The home video edition of Ernest & Celestine comes with both the original French-language soundtrack and a well-produced American dub using the talents of Forest Whitaker, Lauren Bacall, Paul Giamatti, William H. Macy, Megan Mullaly, Nick Offerman and Jeffrey Wright. This option may well be the better choice for first-time viewers to optimally experience E&C's fine visuals. Although the film is rated PG for a mildly scary scene involving fire, its uplifting message and gentle spirit is well-suited for kids and adults of all ages.
The Blu Ray:
Ernest & Celestine used digital technology to give the imagery the tactile feel of pencil sketches and watercolor paintings in motion. Not only is it realized nicely in the film, Cinedigm's Blu Ray edition brings out the film's detail and subtle coloration in every frame. The 16:9 transfer taken directly from the digital source preserves the sharpness in the animation (edges are crisp without looking too "digital"), while the colors and background imagery is pleasantly lush. For those waffling between Cinedigm's standalone DVD edition ($5 less MSRP) and this DVD/Blu Ray combo pack, the enhanced resolution of Blu Ray makes a noticeable difference - it's lovely.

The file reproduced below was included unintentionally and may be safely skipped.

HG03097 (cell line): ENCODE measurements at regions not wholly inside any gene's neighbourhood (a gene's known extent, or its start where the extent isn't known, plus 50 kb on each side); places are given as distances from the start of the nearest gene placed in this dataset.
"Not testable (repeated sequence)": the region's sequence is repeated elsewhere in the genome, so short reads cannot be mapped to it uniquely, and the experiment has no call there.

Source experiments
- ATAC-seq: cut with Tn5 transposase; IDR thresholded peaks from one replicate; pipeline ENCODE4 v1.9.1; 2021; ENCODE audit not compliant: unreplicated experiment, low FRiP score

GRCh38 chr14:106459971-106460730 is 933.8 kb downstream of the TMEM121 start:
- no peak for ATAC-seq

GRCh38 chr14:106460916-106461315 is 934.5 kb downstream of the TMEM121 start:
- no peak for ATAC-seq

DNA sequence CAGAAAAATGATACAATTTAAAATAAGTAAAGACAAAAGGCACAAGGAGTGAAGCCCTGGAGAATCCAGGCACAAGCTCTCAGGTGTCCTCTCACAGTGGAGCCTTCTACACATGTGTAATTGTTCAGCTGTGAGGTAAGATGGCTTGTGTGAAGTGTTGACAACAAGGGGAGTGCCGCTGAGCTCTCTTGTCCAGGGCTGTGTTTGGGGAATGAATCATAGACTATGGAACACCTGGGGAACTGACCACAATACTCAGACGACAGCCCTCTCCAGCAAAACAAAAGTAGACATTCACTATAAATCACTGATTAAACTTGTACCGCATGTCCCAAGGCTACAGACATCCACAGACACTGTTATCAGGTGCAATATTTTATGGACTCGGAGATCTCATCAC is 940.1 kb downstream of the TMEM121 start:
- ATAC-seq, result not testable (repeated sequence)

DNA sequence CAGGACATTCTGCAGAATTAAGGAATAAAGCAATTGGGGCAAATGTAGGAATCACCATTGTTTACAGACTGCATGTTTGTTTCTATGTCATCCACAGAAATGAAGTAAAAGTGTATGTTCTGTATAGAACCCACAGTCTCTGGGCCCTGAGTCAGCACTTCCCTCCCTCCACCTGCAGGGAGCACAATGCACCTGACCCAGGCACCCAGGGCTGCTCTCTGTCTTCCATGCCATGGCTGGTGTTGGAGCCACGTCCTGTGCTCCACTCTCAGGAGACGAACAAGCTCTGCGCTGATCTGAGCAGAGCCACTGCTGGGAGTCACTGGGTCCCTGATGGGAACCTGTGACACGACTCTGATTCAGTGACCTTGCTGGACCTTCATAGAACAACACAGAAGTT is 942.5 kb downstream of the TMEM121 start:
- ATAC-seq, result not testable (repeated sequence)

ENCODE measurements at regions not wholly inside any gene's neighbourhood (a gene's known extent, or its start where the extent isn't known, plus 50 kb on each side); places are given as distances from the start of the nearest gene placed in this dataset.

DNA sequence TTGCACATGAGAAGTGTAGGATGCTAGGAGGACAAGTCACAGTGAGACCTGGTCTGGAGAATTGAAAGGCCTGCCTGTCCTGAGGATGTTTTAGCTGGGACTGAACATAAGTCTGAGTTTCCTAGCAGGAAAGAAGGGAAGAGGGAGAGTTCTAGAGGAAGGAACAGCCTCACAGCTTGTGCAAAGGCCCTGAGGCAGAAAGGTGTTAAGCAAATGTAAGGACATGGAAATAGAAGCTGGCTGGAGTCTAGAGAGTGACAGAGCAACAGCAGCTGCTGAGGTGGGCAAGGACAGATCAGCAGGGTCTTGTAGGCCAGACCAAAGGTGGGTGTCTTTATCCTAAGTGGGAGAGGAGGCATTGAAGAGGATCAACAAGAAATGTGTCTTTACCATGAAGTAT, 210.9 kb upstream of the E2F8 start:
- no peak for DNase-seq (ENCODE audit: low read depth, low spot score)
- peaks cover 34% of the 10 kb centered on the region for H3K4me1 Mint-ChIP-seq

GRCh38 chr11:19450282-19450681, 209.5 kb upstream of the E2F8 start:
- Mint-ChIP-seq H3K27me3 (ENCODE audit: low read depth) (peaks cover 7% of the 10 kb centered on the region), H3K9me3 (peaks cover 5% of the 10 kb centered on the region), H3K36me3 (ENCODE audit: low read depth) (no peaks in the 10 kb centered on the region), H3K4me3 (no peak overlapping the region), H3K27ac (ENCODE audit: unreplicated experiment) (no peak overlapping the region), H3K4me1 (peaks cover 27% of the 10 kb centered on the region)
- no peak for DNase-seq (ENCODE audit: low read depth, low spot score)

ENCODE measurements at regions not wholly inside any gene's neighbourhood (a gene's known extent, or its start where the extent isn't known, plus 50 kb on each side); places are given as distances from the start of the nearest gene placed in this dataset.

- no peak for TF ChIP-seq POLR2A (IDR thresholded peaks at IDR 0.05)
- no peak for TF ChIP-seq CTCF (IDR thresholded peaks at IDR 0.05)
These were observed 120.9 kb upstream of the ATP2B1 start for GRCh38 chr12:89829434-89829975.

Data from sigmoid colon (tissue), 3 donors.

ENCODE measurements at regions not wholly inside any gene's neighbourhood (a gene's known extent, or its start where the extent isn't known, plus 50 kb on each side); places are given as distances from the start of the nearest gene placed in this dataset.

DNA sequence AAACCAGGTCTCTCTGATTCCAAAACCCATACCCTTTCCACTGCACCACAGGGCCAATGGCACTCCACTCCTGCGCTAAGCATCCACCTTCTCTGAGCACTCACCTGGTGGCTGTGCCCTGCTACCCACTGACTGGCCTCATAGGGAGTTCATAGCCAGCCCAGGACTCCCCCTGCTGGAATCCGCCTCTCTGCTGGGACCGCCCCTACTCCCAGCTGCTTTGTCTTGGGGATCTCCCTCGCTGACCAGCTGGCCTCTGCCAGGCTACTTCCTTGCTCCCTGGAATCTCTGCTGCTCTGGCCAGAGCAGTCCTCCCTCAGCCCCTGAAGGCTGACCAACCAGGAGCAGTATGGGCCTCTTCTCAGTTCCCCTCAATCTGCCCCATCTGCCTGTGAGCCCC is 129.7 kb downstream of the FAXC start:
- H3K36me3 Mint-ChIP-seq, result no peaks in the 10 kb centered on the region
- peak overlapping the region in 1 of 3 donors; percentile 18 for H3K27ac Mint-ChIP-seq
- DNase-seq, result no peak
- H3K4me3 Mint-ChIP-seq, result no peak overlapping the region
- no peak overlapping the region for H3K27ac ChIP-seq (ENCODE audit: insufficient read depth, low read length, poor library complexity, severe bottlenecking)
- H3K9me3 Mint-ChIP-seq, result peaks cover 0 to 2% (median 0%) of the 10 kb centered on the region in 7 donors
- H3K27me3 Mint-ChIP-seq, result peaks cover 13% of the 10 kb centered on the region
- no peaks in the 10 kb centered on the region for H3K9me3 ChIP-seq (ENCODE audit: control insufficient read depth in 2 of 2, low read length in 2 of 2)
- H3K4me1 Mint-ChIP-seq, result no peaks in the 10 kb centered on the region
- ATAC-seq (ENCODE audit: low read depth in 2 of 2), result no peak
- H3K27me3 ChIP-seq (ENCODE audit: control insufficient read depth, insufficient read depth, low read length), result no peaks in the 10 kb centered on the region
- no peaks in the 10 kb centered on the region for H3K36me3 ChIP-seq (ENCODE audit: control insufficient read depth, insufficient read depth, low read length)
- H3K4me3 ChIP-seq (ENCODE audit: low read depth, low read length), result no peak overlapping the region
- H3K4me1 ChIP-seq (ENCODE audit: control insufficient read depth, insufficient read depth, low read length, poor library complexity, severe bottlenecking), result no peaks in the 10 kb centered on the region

The dual-format release of Ernest & Celestine contain a spacious DTS-HD 5.1 Master Audio for both the English and French-language soundtracks. The mix doesn't do much in the way of surround effects, although it's atmospheric with a pleasant, crystalline balance between clear dialogue, sound effects and a whimsical score by composer Vincent Courtois. "Pretty" is the word I'd use to describe it. The English dub is the default setting on both discs, while optional subtitles are provided in English SDH and a separate translation for the French soundtrack.
C'est bon - an Interview with Director Benjamin Renner, spoken in English, discusses the production from concept to screen. In French with English subtitles, the 51-minute Making of Ernest & Celestine details the filmmakers' challenge of faithfully adapting a beloved series of books while bringing some new pizazz to the project. It also contains production drawings, early animated studies and interviews with the French actors supplying voices. The Blu Ray-only Feature-Length Animatic shows production drawings while the French soundtrack plays. Trailers for this and other animated releases from GKids round out the extras.
The enchanting friendship depicted in Ernest & Celestine goes down like a mugful of hot chocolate with marshmallows on top. Aficionados of expressive animation would have to have a heart of stone not to enjoy it, although Cinedigm's home video version contains a nicely-done American soundtrack for the most subtitle-phobic of kids. Bonus points for not having any princesses. Highly Recommended.
Matt Hinrichs is a designer, artist and sometime writer who lives in sunny (and usually too hot) Phoenix, Arizona. Among his loves are oranges, going barefoot and blonde 1930s movie comedienne Joyce Compton. Since 2000, he has been scribbling away at Pop Culture weblog Scrubbles.net. One can also follow him on Twitter @4colorcowboy.